Twitter Gives Saudi Arabia a Revolution of Its Own
RIYADH, Saudi Arabia — Saudi Arabia did not have an Arab Spring. But it has had a revolution of sorts.
Open criticism of this country’s royal family, once unheard-of, has become commonplace in recent months. Prominent judges and lawyers issue fierce public broadsides about large-scale government corruption and social neglect. Women deride the clerics who limit their freedoms. Even the king has come under attack.
All this dissent is taking place on the same forum: Twitter.
Unlike other media, Twitter has allowed Saudis to cross social boundaries and address delicate subjects collectively and in real time, via shared subject headings like “Saudi Corruption” and “Political Prisoners,” known in Twitter as hashtags.
With so many people writing mostly under their real names — there are some 2.9 million users in the kingdom, according to one recent study, and it is the world’s fastest-growing Twitter zone — the authorities appear to have thrown their hands up.
“Twitter for us is like a parliament, but not the kind of parliament that exists in this region,” said Faisal Abdullah, a 31-year-old lawyer. “It’s a true parliament, where people from all political sides meet and speak freely.”
Whether all this talk will lead to real change is hard to say. Some skeptics see the government’s unexpected tolerance as a deliberate ploy to let people blow off steam, not so different from the billions of dollars the government spent on social welfare programs last year in the wake of the Arab uprisings: anything to quell a real rebellion. In a country where public entertainment and street life, let alone protests, scarcely exist, and few people socialize outside their families, social media fills a crying need.
Still, the sudden lifting of taboos on public criticism has been remarkable in its own right. It has revealed, among other things, a striking depth of anger at the royal family that cuts across the political spectrum and has led some Saudis to wonder how long this deeply conservative and seemingly placid society can survive without serious reform.
“Twitter has revealed a great frustration and a popular refusal of the current situation,” said Salman al-Awda, a prominent cleric who was jailed for several years in the 1990s for his attacks on the government and is now seen as a moderate. He has more than 1.6 million followers on Twitter.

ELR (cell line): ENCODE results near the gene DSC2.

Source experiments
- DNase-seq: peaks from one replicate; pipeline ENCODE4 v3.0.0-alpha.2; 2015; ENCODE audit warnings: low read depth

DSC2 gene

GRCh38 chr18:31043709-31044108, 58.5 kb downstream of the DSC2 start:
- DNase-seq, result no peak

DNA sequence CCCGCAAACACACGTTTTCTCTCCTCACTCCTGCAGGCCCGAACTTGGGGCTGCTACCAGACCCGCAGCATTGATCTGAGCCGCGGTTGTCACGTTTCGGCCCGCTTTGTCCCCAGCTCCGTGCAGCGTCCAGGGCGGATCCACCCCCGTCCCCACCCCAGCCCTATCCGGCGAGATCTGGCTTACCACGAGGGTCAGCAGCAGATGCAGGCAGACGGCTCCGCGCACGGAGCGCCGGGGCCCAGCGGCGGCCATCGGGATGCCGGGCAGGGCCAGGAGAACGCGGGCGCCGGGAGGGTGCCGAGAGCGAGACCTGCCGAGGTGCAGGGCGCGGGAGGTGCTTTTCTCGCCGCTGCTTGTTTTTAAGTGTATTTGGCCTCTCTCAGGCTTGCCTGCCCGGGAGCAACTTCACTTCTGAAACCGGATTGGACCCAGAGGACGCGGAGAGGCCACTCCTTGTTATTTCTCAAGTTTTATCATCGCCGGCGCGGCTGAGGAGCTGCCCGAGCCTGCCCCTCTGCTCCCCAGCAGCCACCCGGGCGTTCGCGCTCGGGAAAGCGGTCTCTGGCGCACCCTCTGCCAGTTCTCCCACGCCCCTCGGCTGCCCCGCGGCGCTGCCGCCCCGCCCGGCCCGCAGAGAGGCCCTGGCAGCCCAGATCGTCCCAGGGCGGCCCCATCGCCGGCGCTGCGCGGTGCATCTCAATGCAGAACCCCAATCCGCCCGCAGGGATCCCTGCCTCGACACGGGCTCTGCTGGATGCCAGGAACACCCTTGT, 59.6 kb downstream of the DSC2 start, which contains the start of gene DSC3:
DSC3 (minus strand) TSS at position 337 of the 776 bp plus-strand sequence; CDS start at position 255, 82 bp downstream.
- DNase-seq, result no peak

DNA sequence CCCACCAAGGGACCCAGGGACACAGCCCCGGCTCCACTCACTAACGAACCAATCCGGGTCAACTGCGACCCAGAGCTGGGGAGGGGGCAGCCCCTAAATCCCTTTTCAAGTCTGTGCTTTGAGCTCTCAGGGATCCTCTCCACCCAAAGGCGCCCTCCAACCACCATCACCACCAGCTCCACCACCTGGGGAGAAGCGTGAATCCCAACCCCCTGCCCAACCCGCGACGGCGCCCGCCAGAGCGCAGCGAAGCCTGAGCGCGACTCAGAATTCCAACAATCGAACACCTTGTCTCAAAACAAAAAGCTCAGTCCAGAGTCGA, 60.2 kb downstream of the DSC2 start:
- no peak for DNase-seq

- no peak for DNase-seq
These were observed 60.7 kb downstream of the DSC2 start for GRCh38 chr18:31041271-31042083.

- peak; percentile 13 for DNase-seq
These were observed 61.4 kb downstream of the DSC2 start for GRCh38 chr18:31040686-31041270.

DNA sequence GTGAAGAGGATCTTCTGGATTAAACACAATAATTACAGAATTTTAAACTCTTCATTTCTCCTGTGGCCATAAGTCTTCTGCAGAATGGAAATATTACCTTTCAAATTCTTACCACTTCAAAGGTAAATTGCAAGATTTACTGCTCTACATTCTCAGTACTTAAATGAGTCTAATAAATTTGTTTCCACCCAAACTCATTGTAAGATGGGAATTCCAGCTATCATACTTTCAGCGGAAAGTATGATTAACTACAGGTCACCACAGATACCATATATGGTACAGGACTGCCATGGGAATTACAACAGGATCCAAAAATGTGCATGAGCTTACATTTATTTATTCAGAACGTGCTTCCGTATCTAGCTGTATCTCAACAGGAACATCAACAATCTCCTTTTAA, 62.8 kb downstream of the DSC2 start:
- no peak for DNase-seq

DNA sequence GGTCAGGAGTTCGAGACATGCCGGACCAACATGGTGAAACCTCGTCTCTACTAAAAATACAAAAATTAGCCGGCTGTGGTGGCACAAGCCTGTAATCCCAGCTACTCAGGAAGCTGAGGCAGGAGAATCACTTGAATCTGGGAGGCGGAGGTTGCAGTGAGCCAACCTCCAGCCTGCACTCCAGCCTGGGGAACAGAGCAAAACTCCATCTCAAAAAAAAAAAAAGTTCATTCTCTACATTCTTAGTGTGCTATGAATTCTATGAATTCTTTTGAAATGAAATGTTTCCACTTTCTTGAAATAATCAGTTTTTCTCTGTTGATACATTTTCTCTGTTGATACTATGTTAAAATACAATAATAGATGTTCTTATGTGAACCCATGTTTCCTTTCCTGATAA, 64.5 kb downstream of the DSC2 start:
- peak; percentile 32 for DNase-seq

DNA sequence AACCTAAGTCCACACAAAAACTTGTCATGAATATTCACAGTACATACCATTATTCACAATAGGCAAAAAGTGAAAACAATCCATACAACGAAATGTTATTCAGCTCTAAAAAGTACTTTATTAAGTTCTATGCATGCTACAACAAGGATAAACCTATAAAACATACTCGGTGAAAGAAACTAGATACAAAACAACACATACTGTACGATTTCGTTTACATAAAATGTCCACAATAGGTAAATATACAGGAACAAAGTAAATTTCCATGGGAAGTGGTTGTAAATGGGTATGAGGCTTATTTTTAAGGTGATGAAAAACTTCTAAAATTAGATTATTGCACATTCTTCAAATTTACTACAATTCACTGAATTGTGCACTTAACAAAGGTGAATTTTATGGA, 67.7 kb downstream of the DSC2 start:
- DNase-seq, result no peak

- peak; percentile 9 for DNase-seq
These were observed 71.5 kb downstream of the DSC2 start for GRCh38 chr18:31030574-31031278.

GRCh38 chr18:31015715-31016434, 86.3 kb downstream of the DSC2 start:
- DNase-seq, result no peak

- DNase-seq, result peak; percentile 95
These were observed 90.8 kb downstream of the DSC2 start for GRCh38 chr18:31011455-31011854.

“There is a complete gap between the rulers and the ruled,” he said. “Even those who are in charge of security do not know what the people really think, and this is not good.”
The most flagrant criticism of the royal family by far has come from a single mysterious person named Mujtahidd. (The word means “studious.”) Starting late last year, Mujtahidd began posting sensational and richly detailed accusations about corrupt arms deals, construction boondoggles and back-room power plays involving numerous royals, including King Abdullah. He often writes directly to the Twitter accounts of the alleged malefactors.
“Is it true that your house in Jedda cost $1 billion but you charged $6 billion and pocketed the rest?” he wrote early this year to Prince Abdul Aziz bin Fahd, one of his favorite targets. There is no way to verify any of his claims, but the royal family clearly takes him seriously, writing heated denials. He now has more than 660,000 followers.
The royal family is said to have made strenuous efforts to uncover Mujtahidd’s identity, to no avail. He is widely rumored to be an alienated member of the royal family, or someone relaying information from such insiders.
In the meantime, Mujtahidd appears to have emboldened many other Saudis.